However, as seen above, the 1550 Decree also uses the term “dvorianin bolshoi,” meaning greater/senior dvorianin, as roughly equivalent to “deti boiarskie”. While I haven’t found the term in earlier period texts, the use of “bolshoi” here is similar to the use of modifiers such as “velikii boiarin”, “starshaia druzhina”, “bol’shoi boiarin” etc. which are frequently found as early as Kievan period texts. So its meaning would be clear to any period Russian. Therefore it is tempting to suggest “dvorianin bolshoi” and “dvorianka bolshaia” as another possible set of titles for GoA level Lords and Ladies.

"my lord"/"my lady"/"good gentles":
Part of official SCA rank scheme but not addressed in current Russian alternate titles (or any of the other official alternate titles lists).
I would recommend:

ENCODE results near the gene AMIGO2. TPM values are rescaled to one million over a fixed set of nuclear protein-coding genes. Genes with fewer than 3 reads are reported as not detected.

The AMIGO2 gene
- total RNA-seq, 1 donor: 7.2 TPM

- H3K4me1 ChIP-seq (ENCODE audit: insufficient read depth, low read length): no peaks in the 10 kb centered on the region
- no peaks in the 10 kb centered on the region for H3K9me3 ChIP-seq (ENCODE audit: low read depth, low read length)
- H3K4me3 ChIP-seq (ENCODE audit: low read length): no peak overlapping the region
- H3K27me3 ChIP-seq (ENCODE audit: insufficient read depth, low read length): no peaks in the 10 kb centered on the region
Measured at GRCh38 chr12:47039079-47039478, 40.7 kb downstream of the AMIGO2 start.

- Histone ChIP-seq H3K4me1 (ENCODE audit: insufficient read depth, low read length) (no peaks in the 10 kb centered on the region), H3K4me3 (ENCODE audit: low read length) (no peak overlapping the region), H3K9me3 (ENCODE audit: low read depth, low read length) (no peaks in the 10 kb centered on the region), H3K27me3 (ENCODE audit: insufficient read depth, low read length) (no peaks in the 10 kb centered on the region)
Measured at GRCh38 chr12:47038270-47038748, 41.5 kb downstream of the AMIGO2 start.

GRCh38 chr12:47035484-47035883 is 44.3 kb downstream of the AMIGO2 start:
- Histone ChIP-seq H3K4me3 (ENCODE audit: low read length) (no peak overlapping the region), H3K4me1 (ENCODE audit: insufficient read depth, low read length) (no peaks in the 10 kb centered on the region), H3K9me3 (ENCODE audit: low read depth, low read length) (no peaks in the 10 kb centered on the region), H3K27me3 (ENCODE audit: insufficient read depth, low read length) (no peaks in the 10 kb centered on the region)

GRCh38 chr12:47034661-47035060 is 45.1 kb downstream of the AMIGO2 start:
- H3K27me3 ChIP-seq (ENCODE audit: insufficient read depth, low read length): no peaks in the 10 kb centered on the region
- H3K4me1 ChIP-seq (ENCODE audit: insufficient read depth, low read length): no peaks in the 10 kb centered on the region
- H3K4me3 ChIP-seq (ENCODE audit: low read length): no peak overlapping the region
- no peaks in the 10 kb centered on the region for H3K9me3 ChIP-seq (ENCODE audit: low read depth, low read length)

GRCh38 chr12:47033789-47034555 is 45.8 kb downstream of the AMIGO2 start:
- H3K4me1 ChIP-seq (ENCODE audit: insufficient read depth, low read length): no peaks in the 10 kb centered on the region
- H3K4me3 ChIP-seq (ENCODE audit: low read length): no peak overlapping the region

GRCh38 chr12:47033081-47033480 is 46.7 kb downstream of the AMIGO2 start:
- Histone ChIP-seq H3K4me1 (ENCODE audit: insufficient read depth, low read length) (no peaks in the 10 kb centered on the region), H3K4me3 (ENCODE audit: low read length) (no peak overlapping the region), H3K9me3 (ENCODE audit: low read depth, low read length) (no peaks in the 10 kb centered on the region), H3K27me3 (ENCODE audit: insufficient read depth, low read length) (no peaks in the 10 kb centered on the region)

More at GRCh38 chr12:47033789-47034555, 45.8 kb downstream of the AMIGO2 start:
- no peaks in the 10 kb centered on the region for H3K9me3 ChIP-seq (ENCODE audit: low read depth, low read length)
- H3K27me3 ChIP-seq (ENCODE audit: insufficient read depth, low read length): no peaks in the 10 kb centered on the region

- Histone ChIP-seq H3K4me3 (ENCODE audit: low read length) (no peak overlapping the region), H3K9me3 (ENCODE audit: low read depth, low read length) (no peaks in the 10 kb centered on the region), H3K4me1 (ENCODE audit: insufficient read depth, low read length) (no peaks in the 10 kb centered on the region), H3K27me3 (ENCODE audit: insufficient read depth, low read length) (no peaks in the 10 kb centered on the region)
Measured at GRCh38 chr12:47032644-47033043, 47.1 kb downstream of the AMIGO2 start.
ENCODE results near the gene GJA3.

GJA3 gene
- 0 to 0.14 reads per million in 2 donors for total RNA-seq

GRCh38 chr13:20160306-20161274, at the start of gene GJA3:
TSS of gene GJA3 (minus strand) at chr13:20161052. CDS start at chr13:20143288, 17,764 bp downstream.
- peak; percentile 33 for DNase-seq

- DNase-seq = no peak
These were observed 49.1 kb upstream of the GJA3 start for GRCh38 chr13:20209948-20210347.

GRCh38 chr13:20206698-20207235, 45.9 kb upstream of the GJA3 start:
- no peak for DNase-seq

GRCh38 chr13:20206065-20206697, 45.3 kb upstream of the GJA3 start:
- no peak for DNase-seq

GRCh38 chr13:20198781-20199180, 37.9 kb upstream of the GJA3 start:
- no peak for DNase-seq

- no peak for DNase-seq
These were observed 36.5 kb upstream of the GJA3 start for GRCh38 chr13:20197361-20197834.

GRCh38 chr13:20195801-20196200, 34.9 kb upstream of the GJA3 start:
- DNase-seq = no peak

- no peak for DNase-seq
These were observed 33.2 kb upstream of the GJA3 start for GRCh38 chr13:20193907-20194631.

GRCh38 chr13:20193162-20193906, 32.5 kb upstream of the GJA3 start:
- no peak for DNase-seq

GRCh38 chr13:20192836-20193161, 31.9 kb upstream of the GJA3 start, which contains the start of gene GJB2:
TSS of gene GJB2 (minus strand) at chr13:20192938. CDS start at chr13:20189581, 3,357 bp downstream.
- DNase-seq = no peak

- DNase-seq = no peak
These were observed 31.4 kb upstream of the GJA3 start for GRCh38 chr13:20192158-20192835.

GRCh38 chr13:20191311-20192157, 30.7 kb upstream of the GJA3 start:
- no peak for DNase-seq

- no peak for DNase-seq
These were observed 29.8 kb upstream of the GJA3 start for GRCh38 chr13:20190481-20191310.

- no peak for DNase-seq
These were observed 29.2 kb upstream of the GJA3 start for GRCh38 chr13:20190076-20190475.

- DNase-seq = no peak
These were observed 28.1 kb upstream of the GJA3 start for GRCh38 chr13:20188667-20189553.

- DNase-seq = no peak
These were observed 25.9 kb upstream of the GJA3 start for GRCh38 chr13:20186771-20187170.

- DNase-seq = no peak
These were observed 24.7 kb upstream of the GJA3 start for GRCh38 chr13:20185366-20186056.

Gospodin" [господин] - lord, master.
Gospozha [госпожа] - feminine of above.
Gospoda [господа] - collective of the above, i.e. equivalent of "ladies and gentlemen" , "master and mistress", etc.
Used to address higher ranking persons of various ranks.

Sreznevskij presents entries for the following meanings:
1.) dominus (Latin) and the Greek κύριος (kyrios).
2.) the word gospodin" in the sense of prince and owner generally, connected to a title of rank or substituted for it.
3.) as an expression of respect. Eg. Gospodin brother [Еfremovskii Kormchaia Kniga: Rule of the Karfagenskii Cathedral 134 - c. 1100]

"So I prince Danilo Dmitriyevich Kholmskiy, that yesm' to beaters by brow to their Master [Gospodinu] and Ospadaryu [Sovereign] Great prince Ivan Vasilyevich for their fault by their ospodinom [master] Geront'em by the metropolitan of all Rus, and by his children and from servitors, bishops..." [Pledge record of the prince of Kholm to Ivan III, 8 March 1474.]

Novgorod Birchbark Letters: